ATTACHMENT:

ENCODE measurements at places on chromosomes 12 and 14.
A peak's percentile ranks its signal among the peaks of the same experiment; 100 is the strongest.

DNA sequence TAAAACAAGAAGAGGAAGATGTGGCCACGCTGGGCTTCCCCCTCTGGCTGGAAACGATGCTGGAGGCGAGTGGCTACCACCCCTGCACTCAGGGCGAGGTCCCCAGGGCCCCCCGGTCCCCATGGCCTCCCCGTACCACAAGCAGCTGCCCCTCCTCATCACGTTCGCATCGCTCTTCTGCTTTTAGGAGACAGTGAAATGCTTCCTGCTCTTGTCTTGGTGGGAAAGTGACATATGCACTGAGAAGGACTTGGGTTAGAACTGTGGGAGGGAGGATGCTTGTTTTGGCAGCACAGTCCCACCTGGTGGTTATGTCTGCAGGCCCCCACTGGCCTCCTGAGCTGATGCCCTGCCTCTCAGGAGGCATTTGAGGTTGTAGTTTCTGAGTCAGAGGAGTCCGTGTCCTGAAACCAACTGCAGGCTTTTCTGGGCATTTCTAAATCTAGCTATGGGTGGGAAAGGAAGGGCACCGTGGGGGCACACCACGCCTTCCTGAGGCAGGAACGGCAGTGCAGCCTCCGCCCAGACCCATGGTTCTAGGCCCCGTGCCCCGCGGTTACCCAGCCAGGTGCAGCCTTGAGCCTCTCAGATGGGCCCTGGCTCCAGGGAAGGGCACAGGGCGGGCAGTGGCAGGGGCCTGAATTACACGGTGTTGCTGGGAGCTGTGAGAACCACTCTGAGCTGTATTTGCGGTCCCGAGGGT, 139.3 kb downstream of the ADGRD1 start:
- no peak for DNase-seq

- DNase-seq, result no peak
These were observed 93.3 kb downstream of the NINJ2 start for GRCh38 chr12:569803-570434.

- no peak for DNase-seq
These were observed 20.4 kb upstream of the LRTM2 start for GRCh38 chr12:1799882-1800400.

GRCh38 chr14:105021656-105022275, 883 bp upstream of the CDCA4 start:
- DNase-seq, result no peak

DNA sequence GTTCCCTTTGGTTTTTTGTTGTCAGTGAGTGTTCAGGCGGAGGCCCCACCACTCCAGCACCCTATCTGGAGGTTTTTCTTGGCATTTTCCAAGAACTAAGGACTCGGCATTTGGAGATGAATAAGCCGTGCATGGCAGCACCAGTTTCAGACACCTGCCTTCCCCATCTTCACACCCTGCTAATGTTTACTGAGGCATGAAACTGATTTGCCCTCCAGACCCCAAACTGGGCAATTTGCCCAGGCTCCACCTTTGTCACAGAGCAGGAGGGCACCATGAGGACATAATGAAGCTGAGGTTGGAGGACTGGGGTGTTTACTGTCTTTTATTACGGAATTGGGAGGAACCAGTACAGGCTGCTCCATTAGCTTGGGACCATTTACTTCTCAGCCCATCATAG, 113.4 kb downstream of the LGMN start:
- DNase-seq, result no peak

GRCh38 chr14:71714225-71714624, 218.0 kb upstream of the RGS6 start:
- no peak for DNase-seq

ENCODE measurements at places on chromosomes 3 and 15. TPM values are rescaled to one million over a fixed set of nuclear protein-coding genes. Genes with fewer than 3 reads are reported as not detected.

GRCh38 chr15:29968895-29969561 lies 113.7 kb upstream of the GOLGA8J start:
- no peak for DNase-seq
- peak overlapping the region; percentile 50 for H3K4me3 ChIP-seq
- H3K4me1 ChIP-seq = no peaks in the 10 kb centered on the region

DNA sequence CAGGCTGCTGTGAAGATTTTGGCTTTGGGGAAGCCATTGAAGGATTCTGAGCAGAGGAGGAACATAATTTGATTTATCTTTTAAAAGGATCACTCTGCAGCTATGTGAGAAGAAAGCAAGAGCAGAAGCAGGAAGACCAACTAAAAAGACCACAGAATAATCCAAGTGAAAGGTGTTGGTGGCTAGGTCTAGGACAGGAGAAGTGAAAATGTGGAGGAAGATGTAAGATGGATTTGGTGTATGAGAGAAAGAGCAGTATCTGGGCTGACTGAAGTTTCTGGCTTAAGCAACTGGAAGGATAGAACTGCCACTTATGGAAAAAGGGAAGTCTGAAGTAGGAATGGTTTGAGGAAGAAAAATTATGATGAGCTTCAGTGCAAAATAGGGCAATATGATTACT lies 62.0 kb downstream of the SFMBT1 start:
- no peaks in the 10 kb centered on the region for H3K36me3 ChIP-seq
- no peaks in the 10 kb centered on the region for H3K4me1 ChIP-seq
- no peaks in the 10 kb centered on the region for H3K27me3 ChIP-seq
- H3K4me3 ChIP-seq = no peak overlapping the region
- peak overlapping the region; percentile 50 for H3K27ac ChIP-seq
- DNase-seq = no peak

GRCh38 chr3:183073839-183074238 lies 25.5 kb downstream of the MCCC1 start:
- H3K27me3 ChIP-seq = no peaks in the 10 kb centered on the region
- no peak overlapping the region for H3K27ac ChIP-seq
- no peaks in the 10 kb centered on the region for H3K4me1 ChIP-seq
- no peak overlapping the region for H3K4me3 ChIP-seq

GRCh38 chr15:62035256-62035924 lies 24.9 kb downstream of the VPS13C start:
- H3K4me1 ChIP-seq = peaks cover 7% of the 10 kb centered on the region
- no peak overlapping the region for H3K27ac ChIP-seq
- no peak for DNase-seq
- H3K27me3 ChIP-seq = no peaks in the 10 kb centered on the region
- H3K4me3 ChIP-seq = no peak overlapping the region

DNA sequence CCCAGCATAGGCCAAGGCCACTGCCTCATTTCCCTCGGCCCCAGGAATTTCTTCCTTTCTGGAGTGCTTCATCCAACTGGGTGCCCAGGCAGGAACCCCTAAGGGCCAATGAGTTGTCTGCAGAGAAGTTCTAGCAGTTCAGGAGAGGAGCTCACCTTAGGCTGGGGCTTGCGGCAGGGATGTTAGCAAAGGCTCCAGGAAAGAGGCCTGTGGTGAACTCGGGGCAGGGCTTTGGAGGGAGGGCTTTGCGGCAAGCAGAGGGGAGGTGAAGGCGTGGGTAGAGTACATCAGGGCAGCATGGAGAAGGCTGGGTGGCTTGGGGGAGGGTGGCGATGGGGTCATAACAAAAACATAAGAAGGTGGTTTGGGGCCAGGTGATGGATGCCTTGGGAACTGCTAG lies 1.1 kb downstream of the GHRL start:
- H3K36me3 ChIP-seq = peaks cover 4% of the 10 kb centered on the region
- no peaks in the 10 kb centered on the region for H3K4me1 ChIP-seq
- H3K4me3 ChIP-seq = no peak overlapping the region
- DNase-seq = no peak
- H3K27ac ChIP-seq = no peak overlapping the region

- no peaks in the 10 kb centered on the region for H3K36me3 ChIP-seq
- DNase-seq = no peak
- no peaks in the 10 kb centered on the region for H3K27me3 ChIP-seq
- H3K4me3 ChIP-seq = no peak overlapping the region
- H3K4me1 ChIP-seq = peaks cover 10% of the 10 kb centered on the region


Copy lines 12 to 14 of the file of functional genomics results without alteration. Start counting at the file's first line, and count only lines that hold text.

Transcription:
- DNase-seq, result no peak

GRCh38 chr14:71714225-71714624, 218.0 kb upstream of the RGS6 start:
- no peak for DNase-seq